511 protesters arrested

511 protesters arrested

The July 1 protests continue through the night, as police are brought in to clear 'Occupy Central rehearsal'


The protests continued long after the official march ended at Chater Road on Tuesday night.
The protests continued long after the official march ended at Chater Road on Tuesday night.
Photo: AFP

The July 1 protest march ended at Chater Road on Tuesday night, but many demonstrators went on to take part in an overnight sit-in, organised by the Federation of Students and activist group Scholarism.

The protesters were eventually cleared from Chater Road by police at around 8am yesterday morning. Student leaders described the sit-in as a rehearsal for Occupy Central.

Police announced that 511 people had been arrested on charges of illegal assembly and obstructing police officers. Most protesters put up little resistance, but continued chanting political slogans as they were being taken away.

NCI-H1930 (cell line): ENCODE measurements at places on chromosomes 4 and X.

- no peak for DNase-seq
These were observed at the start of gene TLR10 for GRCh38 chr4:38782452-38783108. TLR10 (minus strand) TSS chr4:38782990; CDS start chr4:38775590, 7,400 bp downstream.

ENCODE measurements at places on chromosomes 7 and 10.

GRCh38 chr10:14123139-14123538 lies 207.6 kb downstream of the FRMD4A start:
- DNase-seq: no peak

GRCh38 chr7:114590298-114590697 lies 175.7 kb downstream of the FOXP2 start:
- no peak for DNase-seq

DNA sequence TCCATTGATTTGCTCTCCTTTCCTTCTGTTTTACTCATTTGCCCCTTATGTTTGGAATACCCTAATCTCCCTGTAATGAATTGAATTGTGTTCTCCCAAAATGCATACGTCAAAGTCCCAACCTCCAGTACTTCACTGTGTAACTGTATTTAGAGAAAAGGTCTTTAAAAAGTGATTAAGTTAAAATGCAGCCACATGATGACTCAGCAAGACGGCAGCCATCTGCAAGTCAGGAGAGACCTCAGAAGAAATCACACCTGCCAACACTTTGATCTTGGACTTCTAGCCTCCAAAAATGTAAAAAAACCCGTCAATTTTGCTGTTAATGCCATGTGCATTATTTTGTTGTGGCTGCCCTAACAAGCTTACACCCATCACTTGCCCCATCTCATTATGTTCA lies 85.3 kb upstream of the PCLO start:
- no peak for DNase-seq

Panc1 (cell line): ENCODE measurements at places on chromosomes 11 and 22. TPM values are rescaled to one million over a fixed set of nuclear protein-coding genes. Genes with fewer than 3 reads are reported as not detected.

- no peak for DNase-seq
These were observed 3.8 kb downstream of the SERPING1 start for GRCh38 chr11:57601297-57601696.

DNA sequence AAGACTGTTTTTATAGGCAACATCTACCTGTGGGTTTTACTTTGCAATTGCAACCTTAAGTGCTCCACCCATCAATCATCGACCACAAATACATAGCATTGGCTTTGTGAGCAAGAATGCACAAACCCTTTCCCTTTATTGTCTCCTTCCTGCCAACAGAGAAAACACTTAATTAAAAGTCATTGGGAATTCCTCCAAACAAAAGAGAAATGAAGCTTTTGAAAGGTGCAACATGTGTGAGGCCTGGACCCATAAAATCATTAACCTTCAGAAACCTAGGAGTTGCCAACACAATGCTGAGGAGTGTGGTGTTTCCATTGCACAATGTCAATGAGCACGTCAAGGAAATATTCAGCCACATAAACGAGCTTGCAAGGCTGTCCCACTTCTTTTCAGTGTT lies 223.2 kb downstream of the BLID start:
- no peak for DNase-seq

Agnes Chow Ting, a Scholarism activist, was unhappy with the way the police acted. "Police were trying to prevent the demonstrators from gaining access to the protest area by erecting steel barricades," she said. "It reveals the unfairness of the procedures for public safety."

The arrested protesters were taken to the Hong Kong Police College in Wong Chuk Hang. As of yesterday lunchtime, fewer than 50 of those arrested had been released, according to Joshua Wong Chi-fung, co-founder of Scholarism.

The student leader's Facebook post said there is only one telephone line available for the protesters to call for legal assistance.

"There are even rumours that police didn't allow protesters to order breakfast," he added.

Organisers said 510,000 Hongkongers had taken part in Tuesday's march, making it the biggest since 2003. However, police said at its peak, just 98,600 were marching, while the University of Hong Kong's public opinion programme estimated the turnout at between 154,000 and 172,000.

Staff writer, with additional reporting from YP cadet Holiday Chan

This article appeared in the Young Post print edition as
511 protesters arrested


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